“Fracking no, fracking never! Clean energy, now and forever!” chanted about 140 protestors from various communities in Cape Town, as they took to the street on Human Rights Day, to protest against plans that Royal Dutch Shell and other companies have to explore for shale gas in the Greater Karoo Basin.
Earthlife Africa Cape Town staged the protest, to highlight the threat that fracking poses to the basic human right to clean air and water guaranteed to each citizen under South Africa’s constitution, should the current moratorium on shale gas exploration be lifted at any time.
The protest took the form of a ‘Speaker’s Corner’ in Green Point Park, where people from various communities in Cape Town were able to voice their opposition to fracking, and ended with a walk through the park and along the Promenade in Seapoint, sharing information and flyers with people along the way. Particularly visible were people from Makhaza, Khayelitsha and surrounds, who spoke of the clear threat of fracking to water in general.
No water, no food and people are hungry
“As 22 March is also World Water Day, we want to place special emphasis on the fact that the vast quantity of water needed in the proposed fracking operations will be permanently removed from the water cycle – much of the water used remains underground after the fracking procedure, and the waste water that is generated is so toxic to all life that it has to be contained permanently,” said convenor Marina Louw.
“South Africa can ill afford to squander its scarce resources in this way – our water demand could outstrip available supply between 2025 and 2030, and experts are warning that increasing demand for water will place severe strain on our country’s ability to supply this finite resource.”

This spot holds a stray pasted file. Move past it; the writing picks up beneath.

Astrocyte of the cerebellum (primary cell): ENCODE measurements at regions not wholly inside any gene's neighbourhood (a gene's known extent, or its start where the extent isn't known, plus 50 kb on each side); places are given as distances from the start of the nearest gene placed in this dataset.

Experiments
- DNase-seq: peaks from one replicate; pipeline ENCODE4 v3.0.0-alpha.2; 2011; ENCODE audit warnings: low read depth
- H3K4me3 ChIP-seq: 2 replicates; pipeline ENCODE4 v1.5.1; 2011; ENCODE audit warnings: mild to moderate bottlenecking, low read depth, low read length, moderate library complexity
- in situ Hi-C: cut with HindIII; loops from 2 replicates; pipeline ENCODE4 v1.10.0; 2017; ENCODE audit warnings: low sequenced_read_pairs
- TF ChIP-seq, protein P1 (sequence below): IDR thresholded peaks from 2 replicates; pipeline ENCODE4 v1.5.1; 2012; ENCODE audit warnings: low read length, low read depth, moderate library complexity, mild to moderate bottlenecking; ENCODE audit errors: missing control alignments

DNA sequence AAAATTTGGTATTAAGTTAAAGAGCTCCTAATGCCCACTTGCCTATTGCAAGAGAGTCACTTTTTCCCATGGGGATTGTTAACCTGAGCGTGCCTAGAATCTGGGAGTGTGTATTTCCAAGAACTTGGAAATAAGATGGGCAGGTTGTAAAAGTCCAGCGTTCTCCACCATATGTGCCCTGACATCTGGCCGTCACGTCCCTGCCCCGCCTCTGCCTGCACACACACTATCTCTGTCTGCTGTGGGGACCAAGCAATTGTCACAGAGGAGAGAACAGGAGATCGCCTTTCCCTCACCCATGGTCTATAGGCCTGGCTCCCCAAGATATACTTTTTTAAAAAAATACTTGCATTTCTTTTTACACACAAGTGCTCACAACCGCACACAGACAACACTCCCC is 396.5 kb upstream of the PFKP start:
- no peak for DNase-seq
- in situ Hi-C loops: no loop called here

“Gas companies do not have a safe way to clean and dispose of fracking waste water, and this has been the cause of more than a thousand documented cases of contamination in the US alone. Municipal water plants are not equipped to deal with it. Vast volumes of frack flowback, combined with Acid Mine Drainage and our already stressed waste water plants, spell potential disaster for the people of our country, especially poor rural communities, who are usually worst affected by mining operations,” added Muna Lakhani, branch co-ordinator of Earthlife Africa’s Cape Town branch. Reports are that cleaning up of AMD will run into over R1 billion every year.
The group felt that the long-term environmental, health and economic costs that come with fracking far outweigh any short-term economic gains that a shale gas boom might bring, and will not benefit lower skilled workers and poor communities.